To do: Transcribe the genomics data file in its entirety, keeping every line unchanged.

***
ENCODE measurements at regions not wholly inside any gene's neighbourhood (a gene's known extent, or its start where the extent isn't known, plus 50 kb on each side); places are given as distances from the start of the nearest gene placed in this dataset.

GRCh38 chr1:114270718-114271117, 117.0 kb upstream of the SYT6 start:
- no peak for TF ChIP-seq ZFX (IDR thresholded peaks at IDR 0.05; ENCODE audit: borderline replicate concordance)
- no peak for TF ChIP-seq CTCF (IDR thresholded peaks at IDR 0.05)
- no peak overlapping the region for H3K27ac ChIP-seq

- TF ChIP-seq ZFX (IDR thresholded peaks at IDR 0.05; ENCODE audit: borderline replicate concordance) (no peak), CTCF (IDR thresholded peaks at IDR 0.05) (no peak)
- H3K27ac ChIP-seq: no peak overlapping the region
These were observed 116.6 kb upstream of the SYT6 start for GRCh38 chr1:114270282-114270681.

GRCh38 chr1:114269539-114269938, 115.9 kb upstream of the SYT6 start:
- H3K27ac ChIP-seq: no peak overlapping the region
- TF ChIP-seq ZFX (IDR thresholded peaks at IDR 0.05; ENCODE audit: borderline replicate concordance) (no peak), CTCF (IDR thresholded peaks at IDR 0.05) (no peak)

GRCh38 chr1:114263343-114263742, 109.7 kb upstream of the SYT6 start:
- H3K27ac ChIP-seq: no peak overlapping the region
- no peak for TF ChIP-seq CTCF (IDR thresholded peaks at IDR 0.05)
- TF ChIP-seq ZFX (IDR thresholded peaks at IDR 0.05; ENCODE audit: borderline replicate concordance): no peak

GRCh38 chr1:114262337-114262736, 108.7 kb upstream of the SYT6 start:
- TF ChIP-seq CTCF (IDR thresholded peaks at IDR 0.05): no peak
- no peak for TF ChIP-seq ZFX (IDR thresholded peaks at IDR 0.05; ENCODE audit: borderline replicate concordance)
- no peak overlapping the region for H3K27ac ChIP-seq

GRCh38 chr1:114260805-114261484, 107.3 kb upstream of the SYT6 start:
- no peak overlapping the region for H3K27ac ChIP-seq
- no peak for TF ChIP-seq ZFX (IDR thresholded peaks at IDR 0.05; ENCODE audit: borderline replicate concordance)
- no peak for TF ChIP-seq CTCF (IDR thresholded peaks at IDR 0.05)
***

ENCODE measurements at regions not wholly inside any gene's neighbourhood (a gene's known extent, or its start where the extent isn't known, plus 50 kb on each side); places are given as distances from the start of the nearest gene placed in this dataset.

GRCh38 chr1:114270718-114271117, 117.0 kb upstream of the SYT6 start:
- no peak for TF ChIP-seq ZFX (IDR thresholded peaks at IDR 0.05; ENCODE audit: borderline replicate concordance)
- no peak for TF ChIP-seq CTCF (IDR thresholded peaks at IDR 0.05)
- no peak overlapping the region for H3K27ac ChIP-seq

- TF ChIP-seq ZFX (IDR thresholded peaks at IDR 0.05; ENCODE audit: borderline replicate concordance) (no peak), CTCF (IDR thresholded peaks at IDR 0.05) (no peak)
- H3K27ac ChIP-seq: no peak overlapping the region
These were observed 116.6 kb upstream of the SYT6 start for GRCh38 chr1:114270282-114270681.

GRCh38 chr1:114269539-114269938, 115.9 kb upstream of the SYT6 start:
- H3K27ac ChIP-seq: no peak overlapping the region
- TF ChIP-seq ZFX (IDR thresholded peaks at IDR 0.05; ENCODE audit: borderline replicate concordance) (no peak), CTCF (IDR thresholded peaks at IDR 0.05) (no peak)

GRCh38 chr1:114263343-114263742, 109.7 kb upstream of the SYT6 start:
- H3K27ac ChIP-seq: no peak overlapping the region
- no peak for TF ChIP-seq CTCF (IDR thresholded peaks at IDR 0.05)
- TF ChIP-seq ZFX (IDR thresholded peaks at IDR 0.05; ENCODE audit: borderline replicate concordance): no peak

GRCh38 chr1:114262337-114262736, 108.7 kb upstream of the SYT6 start:
- TF ChIP-seq CTCF (IDR thresholded peaks at IDR 0.05): no peak
- no peak for TF ChIP-seq ZFX (IDR thresholded peaks at IDR 0.05; ENCODE audit: borderline replicate concordance)
- no peak overlapping the region for H3K27ac ChIP-seq

GRCh38 chr1:114260805-114261484, 107.3 kb upstream of the SYT6 start:
- no peak overlapping the region for H3K27ac ChIP-seq
- no peak for TF ChIP-seq ZFX (IDR thresholded peaks at IDR 0.05; ENCODE audit: borderline replicate concordance)
- no peak for TF ChIP-seq CTCF (IDR thresholded peaks at IDR 0.05)